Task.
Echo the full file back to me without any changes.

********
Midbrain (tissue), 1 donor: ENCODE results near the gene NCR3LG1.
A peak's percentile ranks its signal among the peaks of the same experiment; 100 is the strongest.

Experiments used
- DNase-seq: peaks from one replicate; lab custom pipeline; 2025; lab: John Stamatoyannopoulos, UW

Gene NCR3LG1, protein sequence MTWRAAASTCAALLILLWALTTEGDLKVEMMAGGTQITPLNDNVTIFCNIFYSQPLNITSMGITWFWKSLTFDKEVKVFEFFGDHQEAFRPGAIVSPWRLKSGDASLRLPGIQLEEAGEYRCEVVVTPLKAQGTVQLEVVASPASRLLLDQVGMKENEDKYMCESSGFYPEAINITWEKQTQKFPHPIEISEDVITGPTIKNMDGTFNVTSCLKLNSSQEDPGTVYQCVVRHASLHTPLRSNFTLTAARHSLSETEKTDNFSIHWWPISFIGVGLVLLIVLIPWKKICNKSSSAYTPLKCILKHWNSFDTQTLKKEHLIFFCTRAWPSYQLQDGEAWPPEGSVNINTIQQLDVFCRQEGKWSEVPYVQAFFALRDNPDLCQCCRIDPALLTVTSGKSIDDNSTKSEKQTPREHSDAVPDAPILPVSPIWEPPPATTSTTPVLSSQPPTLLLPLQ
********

Midbrain (tissue), 1 donor: ENCODE results near the gene NCR3LG1.
A peak's percentile ranks its signal among the peaks of the same experiment; 100 is the strongest.

Experiments used
- DNase-seq: peaks from one replicate; lab custom pipeline; 2025; lab: John Stamatoyannopoulos, UW

Gene NCR3LG1, protein sequence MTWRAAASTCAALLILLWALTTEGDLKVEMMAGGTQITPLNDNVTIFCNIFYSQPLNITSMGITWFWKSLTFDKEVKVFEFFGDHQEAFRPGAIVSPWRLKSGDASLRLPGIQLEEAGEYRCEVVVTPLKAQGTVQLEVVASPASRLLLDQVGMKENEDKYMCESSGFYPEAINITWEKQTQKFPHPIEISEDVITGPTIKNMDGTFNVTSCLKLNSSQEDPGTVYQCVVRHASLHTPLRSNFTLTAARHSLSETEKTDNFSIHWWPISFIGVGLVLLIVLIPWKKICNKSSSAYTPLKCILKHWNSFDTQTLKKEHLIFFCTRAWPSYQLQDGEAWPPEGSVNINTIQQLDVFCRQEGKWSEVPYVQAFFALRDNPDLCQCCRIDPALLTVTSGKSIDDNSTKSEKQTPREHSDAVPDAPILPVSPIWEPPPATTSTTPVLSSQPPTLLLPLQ